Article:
All good art tells a story. The tale might not be a very pleasant one, but it keeps our attention throughout every twist, turn, and tumble of the plot. Thus, what people quickly discover about the life and music of Benjamin Wesley is that this singer-songwriter has a seemingly unending supply of narratives to share, and he does so with style and panache.
As anyone who’s ever seen Wesley put on one his celebrated one-man shows around the greater Houston, TX area can attest, the guy is extremely talented. Not many of us would be able to manage both an electric guitar and bass guitar strung about our necks while also manipulating the various synths, pads, and processors required to provide the beats, loops, and noises that give his songs such character. What makes this music so special is that you gain the sense – whether you’re watching a live set or listening to his music over your headphones – that he’s in the midst of a conversation with you, and you alone.
Part of this ability has been learned over the many years he’s spent playing music across the country. He cut his teeth on the road playing fiddle and banjo in the folk-punk band ROSA. He then honed his showmanship handling all manner of guitar duties for the gregarious rap collective Tha Fucking Transmissions. At the same time, he was serving as the frontman for Basses Loaded, a psych-rock band consisting of three bass players and a drummer. All the while, he was writing, crafting, and preparing his own material, saving his most personal material for just the right time.
2009 saw Wesley self-release his debut EP, Geschtichte (German for “history” or simply “story”) – a record that was lauded by critics across the whole of the Houston music scene. Yet, for all of that success, questions lingered about the depth of his art and what the future might hold. Should he continue? Should he tour? Do I have stories worth telling? Am I too old for this shit? Do I even want to attempt to carve out a place in the music industry, as it’s currently running?
His response to all of that navel-gazing and philosophizing? He decided to make another record, and this time, he was going to up the ante. Think/Thoughts comes across instantly as that intensely autobiographical album that so many songwriters have to release at some point in their careers. The album is replete with scenes and reflections dripping with cathartic release. The detailed tale told about administering CPR to his stepfather in “Great Moments In Life” is especially moving, though I’m also fond of the whimsical remembrances of good times with friends conveyed in “Aliens & Lightning Bugs.”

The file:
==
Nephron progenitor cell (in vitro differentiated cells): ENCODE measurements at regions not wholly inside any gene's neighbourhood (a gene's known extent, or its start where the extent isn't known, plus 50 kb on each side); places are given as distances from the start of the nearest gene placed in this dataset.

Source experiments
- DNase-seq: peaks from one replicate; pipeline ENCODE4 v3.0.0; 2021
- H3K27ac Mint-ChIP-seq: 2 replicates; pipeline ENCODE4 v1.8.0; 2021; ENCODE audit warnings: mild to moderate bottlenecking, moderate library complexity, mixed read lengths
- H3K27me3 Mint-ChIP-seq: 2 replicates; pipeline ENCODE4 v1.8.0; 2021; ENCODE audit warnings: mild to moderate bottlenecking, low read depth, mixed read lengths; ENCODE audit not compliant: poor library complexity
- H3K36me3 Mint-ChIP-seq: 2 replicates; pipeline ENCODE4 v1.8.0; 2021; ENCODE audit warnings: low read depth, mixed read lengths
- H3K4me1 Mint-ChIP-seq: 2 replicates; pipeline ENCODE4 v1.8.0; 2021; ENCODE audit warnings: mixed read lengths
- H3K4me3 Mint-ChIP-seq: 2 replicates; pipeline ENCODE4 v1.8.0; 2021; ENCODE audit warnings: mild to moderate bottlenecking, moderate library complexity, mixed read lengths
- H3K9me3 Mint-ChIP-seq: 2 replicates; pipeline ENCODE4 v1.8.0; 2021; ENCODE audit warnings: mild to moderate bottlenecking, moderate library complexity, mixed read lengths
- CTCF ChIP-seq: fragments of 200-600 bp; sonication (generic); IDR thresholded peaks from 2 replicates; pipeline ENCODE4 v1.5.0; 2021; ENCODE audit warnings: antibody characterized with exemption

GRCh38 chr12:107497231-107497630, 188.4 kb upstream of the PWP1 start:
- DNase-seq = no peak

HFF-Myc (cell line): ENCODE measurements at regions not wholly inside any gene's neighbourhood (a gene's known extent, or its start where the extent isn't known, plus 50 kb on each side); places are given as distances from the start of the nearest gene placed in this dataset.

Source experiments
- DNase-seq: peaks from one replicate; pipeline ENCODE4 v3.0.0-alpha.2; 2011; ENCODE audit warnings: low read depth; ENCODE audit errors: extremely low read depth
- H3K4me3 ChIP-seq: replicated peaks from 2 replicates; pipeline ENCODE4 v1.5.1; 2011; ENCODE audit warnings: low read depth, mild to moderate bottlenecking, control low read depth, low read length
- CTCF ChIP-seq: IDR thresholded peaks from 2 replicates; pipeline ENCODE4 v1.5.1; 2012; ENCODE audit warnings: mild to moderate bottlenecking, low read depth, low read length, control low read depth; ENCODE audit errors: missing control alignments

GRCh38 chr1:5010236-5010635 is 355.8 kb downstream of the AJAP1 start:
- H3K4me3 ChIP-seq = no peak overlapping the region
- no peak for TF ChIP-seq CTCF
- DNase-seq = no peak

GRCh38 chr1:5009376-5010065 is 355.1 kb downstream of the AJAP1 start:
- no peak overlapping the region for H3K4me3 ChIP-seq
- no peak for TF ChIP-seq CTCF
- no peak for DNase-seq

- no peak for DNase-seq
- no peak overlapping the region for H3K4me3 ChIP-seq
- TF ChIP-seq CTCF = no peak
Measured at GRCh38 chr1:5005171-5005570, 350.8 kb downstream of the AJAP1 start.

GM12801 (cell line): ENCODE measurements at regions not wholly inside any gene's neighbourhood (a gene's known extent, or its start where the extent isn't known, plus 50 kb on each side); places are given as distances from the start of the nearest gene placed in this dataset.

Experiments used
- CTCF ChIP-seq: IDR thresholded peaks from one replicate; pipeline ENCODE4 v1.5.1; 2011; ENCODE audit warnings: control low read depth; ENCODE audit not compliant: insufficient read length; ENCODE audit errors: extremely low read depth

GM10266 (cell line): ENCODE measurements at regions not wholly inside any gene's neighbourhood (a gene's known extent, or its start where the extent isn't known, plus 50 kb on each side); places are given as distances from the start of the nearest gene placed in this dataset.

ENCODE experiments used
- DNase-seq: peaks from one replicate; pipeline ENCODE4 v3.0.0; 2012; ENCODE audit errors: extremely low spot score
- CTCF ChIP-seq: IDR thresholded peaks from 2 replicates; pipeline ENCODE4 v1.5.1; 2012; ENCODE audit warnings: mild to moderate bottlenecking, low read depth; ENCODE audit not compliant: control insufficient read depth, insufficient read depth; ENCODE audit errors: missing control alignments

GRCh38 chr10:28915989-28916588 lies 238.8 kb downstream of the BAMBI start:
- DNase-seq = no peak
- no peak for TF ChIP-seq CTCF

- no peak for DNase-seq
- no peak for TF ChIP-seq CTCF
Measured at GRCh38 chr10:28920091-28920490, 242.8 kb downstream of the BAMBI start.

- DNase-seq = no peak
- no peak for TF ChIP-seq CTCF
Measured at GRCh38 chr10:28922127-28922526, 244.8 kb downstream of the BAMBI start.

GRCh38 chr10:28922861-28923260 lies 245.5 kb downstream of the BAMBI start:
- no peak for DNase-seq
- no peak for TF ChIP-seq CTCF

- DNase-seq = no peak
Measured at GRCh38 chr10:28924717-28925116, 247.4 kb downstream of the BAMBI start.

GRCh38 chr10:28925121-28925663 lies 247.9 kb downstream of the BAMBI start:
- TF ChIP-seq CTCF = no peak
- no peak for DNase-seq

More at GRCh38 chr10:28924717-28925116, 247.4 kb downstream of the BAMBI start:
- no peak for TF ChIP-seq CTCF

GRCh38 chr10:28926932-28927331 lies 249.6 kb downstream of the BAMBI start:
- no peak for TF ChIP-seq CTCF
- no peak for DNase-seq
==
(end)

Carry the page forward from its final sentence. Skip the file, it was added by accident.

Throughout it all, Wesley has managed to match the passion of the stories told with the quality of the music. Buzzing guitar licks dance with bubbling synth melodies while strong beats frolic with sturdy bass rumbles and quirky embellishments of electronic noises. At the root of all these various sonic surprises is a hard kernel of honest pop goodness, tempered with timeless folk sensibilities – there’s no point in the music sounding fancy, stylish, and accomplished if it isn’t accessible and relatable.
Benjamin Wesley isn’t just another new-school folk singer who’s learned how to play a few interesting chord progressions while managing to teach himself a bit about modern technology to give himself a visual edge. This is a man proud of both his German heritage and his hometown of Houston, TX, and he’s experienced his own fair share of loss, anguish, and disappointment. Yet, he’s managed to come out on the other side – a little older and a little wiser, as the cliché goes – with stories that he wants to tell and music that he’s excited to share with others. And while he might be singing to a crowd of people at a show, he’s really just sitting there with you, talking with an old friend over a couple of drinks. Enjoy.